But how could you tell a child is insane?  And if it wasn't while he was a child that whatever happened happened.....why was his untouched room that of a very young child?  So confusing.  But the movie was pretty good.  I enjoyed it.

Have you seen The Bad Seed?

 

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Hey thanks for the discussion and insights. I recorded this upon my brother's request (it's not readily available anywhere) and wondered what was interesting about it. Sounds like we'll enjoy watching this together, then discussing our impressions when we get together in a few weeks.

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I had never, never seen "The Carpetbaggers" until this past weekend.  Despite the horrible critical reviews, I thought it was "ok" trash . . .mildly enjoyable watching all of these over-the-top performances.  Interesting to see Bob Cummings play such a creep.  Talk about playing against type!  

It was interesting to read the TCM article about this film and hear how George Peppard was a jerk and a "legend in  his own mind."  I never really got this actor who was clearly quite hot in the early 60's.  Serviceable but nothing special.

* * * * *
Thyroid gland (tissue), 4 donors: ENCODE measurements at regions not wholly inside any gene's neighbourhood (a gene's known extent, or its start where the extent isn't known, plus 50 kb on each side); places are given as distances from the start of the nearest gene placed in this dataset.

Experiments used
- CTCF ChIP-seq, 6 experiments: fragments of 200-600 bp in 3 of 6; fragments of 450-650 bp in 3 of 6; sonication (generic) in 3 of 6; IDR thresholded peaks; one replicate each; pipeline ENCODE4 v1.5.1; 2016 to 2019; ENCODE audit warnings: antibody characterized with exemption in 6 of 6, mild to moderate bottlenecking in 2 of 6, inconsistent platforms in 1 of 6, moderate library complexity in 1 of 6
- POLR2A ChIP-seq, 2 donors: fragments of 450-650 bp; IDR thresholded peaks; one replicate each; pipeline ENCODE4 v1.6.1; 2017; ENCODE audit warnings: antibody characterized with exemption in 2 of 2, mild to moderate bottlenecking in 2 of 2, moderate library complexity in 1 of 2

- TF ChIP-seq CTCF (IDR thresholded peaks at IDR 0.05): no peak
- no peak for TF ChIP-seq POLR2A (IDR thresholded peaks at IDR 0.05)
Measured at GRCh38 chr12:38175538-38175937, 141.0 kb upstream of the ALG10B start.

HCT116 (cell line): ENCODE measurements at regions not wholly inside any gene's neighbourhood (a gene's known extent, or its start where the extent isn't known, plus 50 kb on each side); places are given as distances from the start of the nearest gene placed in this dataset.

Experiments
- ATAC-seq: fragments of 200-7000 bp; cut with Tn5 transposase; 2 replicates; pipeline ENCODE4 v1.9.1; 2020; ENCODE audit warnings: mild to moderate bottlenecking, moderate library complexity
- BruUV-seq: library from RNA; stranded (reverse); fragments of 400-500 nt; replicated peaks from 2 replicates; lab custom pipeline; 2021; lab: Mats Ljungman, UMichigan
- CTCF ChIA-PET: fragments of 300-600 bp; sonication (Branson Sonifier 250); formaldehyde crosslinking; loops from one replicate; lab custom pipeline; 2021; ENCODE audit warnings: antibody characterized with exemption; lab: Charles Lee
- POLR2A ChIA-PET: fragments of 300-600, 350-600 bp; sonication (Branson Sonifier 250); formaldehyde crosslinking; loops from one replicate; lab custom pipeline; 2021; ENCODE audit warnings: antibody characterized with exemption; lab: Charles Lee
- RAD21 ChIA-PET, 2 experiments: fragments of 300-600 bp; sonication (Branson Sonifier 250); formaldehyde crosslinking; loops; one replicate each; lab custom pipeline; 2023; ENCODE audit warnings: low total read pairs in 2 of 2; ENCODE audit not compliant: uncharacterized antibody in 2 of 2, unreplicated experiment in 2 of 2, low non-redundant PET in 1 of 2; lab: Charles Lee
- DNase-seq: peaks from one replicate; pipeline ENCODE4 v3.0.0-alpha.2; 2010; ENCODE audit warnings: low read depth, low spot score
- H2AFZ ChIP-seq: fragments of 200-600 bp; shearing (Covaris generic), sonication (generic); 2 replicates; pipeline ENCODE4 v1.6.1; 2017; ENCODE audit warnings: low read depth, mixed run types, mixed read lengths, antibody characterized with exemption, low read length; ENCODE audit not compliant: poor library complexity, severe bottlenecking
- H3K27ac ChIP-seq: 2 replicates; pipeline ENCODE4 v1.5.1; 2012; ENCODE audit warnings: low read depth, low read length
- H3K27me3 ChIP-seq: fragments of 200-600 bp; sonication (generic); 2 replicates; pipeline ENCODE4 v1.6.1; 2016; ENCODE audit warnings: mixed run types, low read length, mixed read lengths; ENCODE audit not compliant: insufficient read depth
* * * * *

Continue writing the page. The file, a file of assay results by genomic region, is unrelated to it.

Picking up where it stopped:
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37 minutes ago, lydecker said:

It was interesting to read the TCM article about this film and hear how George Peppard was a jerk and a "legend in  his own mind."  I never really got this actor who was clearly quite hot in the early 60's.  Serviceable but nothing special. 

I like Peppard. His career started out with a bang in some noteworthy movies: "Home from the Hill," "Breakfast at Tiffany's" (opposite Audrey Hepburn), "How the West Was Won," "The Victors," "The Carpetbaggers," "Operation Crossbow" and "The Blue Max" (pictured below -- my favorite film of his).

He later became a comfortable presence in the 1970s NBC TV series "Banacek" ("There's an old Polish proverb that says..."). And then there was a popular 1980s action program in which he starred as the leader of a band of fugitive Vietnam veterans. 

Has he ever had a Summer Under the Stars tribute?

Image result for the blue max